The idea for hot pepper, which depicts a green pepper stretched between two twigs and roasting over a matchstick flame, came to him while he was at a restaurant. He was munching on salsa and chips and perusing the label on a bottle of hot sauce. A cartoon-like image of a red pepper with arms and legs stared back at him, and he quickly grabbed a napkin and sketched a pepper roasting over a campfire. Back in the studio, the campfire evolved into a matchstick.
Caravaggio comes into play when Gonzalez turns his attention to traditional still lifes such as towering pears and persimmons & pitcher. Although he once painted such pieces in highly contrasting light and shadows in the manner of the old masters, a fellow still-life artist suggested he try using more contemporary lighting. Gonzalez liked the results. So these days he employs natural lighting from his studio windows, which creates a softer feel with more subtle shadows and highlights.
Gonzalez is fond of scouring flea markets and antiques stores to find intriguing bowls, pots, pitchers, and utensils for his paintings. He thumbs through magazines such as Architectural Digest to find interesting tables or buffets with plenty of character, preferring worn and used to shiny and new. Still-life painting is his genre of choice because it offers him control over the subject matter, the ability to arrange and rearrange his actors on an ever-changing stage.
It’s a good thing he fell in love with art at an early age, because as a youngster not much else interested him, Gonzalez says. His parents came to Texas from Mexico a few months before he was born in 1966, seeking a better life for their children. The first time he remembers drawing a picture, he was 6 years old and staying with a babysitter. A wall calendar with a Norman Rockwell-type image of a boy fishing caught the budding artist’s eye, and he reached for a pencil to re-create the scene.
School bored the young Gonzalez, and he didn’t care much for sports, either, although he did play on his high school football team. On the weekends he preferred staying home to draw over socializing with friends, and on the weeknights he’d begin painting or drawing by about 7 o’clock and stay up until his mother forced him to turn out the light.
His parents worried about him, but at the same time they were pleased to see him committed to something. So when he asked for money to buy paints, they acquiesced, even though money was tight. By the time Gonzalez graduated from high school he still wasn’t sure about his future, but his father issued ultimatums: Go to college, get a job, or join the U.S. Army. He chose the Army and was assigned to the 82nd Airborne Division. “In the Army, I went from being 18 to 30 in three years,” he says. Basic training taught him patience, which comes in handy in his art career when it takes him two days to prepare the Masonite he uses—12 layers of cross-hatched gesso interspersed with a sanding process.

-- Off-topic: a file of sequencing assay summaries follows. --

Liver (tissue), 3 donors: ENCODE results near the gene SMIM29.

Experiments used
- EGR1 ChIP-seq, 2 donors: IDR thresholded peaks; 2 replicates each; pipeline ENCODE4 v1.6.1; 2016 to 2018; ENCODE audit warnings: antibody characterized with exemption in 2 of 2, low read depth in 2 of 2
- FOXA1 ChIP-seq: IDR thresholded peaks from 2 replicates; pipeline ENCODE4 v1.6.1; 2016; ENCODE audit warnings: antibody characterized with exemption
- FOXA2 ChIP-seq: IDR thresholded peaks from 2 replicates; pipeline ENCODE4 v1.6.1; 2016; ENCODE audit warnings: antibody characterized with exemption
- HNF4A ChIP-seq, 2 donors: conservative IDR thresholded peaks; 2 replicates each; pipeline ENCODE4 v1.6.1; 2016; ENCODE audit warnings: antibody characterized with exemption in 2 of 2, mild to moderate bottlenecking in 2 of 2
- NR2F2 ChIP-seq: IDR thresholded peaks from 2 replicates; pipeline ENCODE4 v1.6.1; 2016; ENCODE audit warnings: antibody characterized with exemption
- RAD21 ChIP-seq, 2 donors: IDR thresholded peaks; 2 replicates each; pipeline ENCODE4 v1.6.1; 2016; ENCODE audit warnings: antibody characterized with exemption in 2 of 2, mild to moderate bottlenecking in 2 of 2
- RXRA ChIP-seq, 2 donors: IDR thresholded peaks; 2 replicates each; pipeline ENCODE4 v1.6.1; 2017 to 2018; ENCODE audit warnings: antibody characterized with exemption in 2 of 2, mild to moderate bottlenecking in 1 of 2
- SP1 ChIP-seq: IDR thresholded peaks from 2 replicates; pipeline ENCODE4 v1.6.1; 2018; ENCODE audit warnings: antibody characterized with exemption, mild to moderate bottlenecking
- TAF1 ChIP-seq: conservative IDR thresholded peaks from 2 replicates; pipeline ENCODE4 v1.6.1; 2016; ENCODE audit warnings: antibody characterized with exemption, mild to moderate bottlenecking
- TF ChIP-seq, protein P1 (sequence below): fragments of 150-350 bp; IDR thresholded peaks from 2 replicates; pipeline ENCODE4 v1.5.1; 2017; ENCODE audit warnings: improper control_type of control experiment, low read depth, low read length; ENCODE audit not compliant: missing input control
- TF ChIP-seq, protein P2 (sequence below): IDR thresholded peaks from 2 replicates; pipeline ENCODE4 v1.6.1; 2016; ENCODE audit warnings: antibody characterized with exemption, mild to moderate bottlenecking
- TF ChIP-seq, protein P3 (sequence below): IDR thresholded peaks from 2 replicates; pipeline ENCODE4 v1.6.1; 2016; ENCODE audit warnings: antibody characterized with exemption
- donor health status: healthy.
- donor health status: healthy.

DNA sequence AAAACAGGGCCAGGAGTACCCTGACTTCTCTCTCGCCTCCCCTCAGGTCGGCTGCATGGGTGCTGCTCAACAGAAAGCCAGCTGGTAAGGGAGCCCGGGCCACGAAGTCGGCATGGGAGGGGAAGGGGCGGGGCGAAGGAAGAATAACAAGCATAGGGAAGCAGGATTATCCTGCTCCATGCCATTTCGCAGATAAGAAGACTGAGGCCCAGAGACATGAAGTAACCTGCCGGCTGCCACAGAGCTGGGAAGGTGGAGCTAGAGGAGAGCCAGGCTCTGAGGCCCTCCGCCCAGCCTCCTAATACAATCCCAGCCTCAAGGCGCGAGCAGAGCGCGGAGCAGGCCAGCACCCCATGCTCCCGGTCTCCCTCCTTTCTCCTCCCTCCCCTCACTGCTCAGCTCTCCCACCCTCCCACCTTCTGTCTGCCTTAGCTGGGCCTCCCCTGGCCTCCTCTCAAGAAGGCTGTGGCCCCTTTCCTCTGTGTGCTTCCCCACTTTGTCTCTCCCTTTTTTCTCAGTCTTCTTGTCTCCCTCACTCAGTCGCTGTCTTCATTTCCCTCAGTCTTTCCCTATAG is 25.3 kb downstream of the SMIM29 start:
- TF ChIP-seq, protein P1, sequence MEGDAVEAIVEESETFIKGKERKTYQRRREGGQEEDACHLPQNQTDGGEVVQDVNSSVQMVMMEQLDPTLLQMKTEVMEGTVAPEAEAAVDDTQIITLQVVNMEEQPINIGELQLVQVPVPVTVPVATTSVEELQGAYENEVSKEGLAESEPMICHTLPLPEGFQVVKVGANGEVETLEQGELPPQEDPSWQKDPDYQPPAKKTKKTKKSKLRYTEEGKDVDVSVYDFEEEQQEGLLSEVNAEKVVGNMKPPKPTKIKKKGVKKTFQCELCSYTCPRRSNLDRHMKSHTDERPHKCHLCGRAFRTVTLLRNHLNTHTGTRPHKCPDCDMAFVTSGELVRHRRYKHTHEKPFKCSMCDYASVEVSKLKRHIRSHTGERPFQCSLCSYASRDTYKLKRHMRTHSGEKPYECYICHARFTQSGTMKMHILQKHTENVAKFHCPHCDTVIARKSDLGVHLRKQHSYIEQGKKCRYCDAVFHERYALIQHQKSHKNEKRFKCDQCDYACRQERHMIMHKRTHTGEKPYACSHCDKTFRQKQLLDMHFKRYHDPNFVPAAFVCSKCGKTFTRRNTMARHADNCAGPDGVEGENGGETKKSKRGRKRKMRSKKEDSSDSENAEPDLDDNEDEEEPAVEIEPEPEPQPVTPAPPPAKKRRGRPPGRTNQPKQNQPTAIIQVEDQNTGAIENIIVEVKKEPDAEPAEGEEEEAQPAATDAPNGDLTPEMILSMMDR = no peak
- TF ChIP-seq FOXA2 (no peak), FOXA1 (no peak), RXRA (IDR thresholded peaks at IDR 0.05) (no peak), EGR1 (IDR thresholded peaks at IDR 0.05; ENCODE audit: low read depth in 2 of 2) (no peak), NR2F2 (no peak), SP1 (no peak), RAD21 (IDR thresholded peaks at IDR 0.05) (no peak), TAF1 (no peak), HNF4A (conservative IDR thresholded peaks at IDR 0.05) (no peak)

In 1987, Gonzalez returned to civilian life and to drawing and painting in his spare time while working at a graphics firm. He sold his first painting in June of that year, and five years later he had a one-man show at a gallery in Galveston, TX. Before the show even opened he sold his first trompe l’oeil piece, which featured an apple hanging on a string against a board. The gallery paid him $125.
This moment is immortalized in his recent work apple pi. The piece makes reference to the sale with a piece of a dollar bill, and the apple represents the painting. Written on the blackboard is his wife’s name as well as a depiction of a mean school teacher. An Uncle Sam stamp represents his time in the Army, and a report card is hidden behind the board so that the grades aren’t visible. “I wanted that painting to be my life during the ’80s,” he says. “The little pi sign on the blackboard is my love for plays on words.”
In Gonzalez’s studio there’s a 16-foot-long board nailed to the wall. At any particular time, about 10 paintings rest on the ledge—surrealistic, traditional and trompe l’oeil still-life pieces. He hopes someday to bring together all three styles of painting in a tour de force series. He continues to keep what he calls “vampire hours,” teaching art classes in the mornings, sleeping in the afternoons, and painting all through the nights. Nowadays, no one tells him to turn out the light.
Gonzalez is represented by Wendt Gallery, Laguna Beach, CA; Gibson Galleries, Carmel, CA; DeVorzon Gallery, Los Angeles, CA; S R Brennen Galleries, Palm Desert, CA, and Scottsdale, AZ; J. Todd Galleries, Wellesley, MA; and Broden Gallery, Madison, WI.
Featured in August 2005